ROCKLAND, Maine - The developing war of words that began in April between supporters and opponents of proposed rezoning changes for a Walgreens Pharmacy to do business is becoming personal, said one city official.
An Aug. 1 memo from Erik Laustsen, Rockland Planning Board chairman, warned the City Council to be aware of “inaccurate and misleading information” submitted by WAG Pharm Development consultant Kevin Bunker about the dimensions of a mezzanine shown on the Walgreens plan.
“Kevin Bunker stated that the 3,000 square foot mezzanine shown on the plans was not actually accurate and that it could well be different on the Final Plan,” Laustsen wrote.
WAG Pharm is seeking to construct and operate a pharmacy at Camden and Maverick streets. The firm has offered to spend $710,000 on road improvements near the project, but has faced criticism about a large business encroaching on a residential neighborhood and about the size of the store as it was presented in its original plan submitted in April.
The size of the pharmacy footprint submitted to a joint public hearing of the comprehensive planning committee and the planning board on July 29 had been 11,500 square feet, reduced from an earlier plan of 14,500 square feet.
At that meeting, the planning board voted 4-1 that the WAG Pharm proposal was not consistent with the city’ s Comprehensive Plan, and voted 4-1 that the proposal was not consistent with existing and permitted uses within the original zones.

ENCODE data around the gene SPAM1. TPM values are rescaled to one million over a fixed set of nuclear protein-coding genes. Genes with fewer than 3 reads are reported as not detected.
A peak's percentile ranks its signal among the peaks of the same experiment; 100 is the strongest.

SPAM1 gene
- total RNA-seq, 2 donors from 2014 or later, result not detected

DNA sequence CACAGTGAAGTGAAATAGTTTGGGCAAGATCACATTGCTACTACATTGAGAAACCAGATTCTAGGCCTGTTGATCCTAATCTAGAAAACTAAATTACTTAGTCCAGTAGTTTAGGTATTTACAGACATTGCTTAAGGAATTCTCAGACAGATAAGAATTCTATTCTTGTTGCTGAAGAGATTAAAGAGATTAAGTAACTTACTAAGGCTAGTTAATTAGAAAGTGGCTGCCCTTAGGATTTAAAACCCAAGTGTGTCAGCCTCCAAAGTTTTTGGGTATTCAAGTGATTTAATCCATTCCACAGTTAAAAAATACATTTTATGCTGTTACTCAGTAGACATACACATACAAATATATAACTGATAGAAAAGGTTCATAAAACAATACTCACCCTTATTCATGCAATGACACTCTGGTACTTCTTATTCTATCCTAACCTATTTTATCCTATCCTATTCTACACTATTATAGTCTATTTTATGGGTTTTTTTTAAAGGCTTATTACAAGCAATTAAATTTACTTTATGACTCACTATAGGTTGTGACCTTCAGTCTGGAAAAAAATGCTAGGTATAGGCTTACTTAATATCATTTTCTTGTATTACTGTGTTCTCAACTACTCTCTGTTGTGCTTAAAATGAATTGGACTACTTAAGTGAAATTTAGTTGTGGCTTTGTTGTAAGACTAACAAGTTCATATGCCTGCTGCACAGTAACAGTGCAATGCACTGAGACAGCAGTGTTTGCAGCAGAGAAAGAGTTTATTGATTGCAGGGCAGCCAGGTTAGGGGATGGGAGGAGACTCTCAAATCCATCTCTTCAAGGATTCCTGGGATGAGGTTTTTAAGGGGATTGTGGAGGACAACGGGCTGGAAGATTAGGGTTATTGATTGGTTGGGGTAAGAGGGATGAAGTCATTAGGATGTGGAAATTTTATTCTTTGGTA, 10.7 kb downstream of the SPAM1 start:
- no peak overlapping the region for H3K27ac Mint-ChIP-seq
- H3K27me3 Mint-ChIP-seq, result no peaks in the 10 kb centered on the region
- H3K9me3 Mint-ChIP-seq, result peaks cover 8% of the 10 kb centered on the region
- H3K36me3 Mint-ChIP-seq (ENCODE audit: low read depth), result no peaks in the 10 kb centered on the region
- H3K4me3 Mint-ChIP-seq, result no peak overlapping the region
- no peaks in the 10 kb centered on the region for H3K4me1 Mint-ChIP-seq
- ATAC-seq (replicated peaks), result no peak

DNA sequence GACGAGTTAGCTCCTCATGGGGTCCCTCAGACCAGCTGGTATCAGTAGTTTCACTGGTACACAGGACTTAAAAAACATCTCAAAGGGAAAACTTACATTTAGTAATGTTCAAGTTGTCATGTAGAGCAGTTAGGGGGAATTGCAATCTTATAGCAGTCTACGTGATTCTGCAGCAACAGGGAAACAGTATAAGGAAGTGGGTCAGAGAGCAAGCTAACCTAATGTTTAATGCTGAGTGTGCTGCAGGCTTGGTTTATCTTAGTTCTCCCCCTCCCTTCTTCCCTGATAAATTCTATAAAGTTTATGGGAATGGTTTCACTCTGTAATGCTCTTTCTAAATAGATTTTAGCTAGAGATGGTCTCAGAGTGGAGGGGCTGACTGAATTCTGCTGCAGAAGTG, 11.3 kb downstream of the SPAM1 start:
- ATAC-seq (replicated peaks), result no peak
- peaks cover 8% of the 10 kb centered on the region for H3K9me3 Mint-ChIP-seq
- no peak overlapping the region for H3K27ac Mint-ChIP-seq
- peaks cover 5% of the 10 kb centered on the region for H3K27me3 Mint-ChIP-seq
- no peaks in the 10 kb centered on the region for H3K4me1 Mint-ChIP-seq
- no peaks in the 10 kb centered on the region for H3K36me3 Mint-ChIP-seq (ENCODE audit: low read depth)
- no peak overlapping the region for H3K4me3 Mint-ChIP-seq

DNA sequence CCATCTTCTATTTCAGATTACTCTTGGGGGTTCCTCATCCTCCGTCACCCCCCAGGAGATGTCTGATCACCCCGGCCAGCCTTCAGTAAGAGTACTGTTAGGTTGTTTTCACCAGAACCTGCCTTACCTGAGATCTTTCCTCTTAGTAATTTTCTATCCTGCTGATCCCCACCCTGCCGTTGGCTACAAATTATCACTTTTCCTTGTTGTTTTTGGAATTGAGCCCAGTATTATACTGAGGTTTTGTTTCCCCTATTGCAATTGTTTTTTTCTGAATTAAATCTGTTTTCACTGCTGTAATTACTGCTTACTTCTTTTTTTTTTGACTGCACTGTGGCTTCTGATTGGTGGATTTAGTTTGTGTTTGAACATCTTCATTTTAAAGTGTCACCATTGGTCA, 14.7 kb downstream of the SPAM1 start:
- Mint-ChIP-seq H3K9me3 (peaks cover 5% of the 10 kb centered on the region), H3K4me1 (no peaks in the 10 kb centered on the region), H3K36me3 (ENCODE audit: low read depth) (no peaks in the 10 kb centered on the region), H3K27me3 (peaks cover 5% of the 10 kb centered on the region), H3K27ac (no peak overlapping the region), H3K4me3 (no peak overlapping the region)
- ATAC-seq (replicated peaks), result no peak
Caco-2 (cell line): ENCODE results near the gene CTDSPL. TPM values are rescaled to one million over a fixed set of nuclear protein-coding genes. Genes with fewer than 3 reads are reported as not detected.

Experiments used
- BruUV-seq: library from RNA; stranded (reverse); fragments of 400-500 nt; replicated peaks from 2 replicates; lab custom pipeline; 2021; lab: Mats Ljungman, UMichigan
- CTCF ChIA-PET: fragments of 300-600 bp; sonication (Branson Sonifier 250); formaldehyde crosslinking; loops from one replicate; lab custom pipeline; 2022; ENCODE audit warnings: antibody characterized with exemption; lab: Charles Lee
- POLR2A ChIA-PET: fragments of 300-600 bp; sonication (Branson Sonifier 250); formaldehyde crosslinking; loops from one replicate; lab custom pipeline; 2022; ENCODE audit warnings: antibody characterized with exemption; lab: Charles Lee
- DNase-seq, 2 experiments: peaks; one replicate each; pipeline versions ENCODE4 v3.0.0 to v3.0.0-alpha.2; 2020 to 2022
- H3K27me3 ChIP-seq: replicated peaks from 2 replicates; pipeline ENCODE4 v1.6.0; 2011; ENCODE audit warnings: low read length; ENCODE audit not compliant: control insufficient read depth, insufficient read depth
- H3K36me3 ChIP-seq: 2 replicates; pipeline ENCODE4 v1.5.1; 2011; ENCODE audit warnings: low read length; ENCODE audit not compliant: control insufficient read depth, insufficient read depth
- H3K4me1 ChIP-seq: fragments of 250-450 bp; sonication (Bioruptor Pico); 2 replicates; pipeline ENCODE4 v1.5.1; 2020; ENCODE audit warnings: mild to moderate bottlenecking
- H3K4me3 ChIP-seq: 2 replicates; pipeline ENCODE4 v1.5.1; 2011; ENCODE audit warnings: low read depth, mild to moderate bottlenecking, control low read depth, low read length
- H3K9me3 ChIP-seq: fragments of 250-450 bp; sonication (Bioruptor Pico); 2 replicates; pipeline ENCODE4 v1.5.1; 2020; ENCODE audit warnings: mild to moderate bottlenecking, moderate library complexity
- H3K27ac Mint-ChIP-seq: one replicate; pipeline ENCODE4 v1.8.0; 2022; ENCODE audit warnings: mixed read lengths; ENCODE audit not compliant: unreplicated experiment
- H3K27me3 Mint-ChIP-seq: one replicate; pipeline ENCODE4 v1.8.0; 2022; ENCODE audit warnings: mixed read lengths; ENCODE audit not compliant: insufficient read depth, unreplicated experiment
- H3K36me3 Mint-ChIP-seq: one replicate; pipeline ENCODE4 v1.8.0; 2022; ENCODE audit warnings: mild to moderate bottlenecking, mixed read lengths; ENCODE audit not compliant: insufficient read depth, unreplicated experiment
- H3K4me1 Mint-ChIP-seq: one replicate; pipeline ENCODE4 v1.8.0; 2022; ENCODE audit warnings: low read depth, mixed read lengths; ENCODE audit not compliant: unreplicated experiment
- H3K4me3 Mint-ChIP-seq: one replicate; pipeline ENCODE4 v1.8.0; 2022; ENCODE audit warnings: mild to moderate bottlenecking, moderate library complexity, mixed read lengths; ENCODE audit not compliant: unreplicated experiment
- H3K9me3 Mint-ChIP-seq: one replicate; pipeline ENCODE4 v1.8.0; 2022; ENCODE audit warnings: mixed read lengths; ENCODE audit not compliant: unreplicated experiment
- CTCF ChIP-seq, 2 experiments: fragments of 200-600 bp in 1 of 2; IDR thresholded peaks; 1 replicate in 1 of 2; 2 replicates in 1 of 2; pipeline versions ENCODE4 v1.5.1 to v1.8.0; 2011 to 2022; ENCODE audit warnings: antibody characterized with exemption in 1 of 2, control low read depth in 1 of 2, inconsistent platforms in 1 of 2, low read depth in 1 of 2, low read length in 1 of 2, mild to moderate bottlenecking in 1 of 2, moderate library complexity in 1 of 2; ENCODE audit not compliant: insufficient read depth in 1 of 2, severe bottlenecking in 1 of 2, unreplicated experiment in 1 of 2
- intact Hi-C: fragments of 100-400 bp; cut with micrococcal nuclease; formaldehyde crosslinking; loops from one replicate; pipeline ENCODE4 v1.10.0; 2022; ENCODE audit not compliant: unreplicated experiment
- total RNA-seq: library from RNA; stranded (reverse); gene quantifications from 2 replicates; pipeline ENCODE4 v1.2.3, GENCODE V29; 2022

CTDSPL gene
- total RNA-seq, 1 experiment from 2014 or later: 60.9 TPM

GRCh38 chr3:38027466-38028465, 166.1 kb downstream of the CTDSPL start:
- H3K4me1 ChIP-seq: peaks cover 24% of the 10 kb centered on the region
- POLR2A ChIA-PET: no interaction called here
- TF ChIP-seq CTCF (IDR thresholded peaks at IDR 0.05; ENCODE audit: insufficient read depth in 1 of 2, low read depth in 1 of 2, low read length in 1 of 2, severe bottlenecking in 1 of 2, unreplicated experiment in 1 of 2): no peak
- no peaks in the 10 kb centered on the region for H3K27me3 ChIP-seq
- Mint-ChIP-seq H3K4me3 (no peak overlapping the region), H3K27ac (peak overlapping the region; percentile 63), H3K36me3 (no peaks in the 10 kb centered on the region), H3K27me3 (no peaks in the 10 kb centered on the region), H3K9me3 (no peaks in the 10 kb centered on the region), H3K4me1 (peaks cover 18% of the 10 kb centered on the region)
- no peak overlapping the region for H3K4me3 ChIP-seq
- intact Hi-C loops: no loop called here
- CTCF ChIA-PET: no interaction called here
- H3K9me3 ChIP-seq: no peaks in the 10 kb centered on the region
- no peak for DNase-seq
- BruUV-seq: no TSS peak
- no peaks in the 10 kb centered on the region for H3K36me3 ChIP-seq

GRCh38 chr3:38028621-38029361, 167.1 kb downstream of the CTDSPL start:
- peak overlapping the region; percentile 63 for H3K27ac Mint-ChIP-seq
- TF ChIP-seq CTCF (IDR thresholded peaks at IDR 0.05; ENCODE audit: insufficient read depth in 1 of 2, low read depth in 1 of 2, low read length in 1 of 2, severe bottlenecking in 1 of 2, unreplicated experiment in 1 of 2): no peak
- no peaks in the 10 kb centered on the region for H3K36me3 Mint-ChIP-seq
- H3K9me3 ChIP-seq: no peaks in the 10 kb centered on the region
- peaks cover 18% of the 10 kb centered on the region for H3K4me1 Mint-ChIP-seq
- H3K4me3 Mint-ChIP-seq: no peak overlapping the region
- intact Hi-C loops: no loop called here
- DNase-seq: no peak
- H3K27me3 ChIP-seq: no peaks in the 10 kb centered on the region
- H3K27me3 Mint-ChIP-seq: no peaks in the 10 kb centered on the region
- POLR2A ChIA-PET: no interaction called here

City Manager Thomas Hall said Tuesday that Bunker appeared before the City Council in an agenda setting meeting Monday and tried to clarify “what he characterized as a misunderstanding,” Hall said.
Hall said the issue needs to come to closure and get off the agenda.
“It’ s wearing on people’ s nerves, and it’ s becoming almost personal,” he said. “It’ s unfortunate, because people lose objectivity in what should be civil discourse.
“God willing, the council will vote this thing up or down next Monday night,” Hall said of the scheduled vote on the issue. “By no means would the controversy be over, but we all need some breathing room and [to] get it off the council’ s agenda.”
He said if the proposal is voted down, the corner of Maverick and Camden streets is too attractive for commercial development to remain vacant for long.
“But we would be well served to spend whatever time we have to figure out what the best zoning is, and do it without the pressure of a developer standing in front of us,” he said.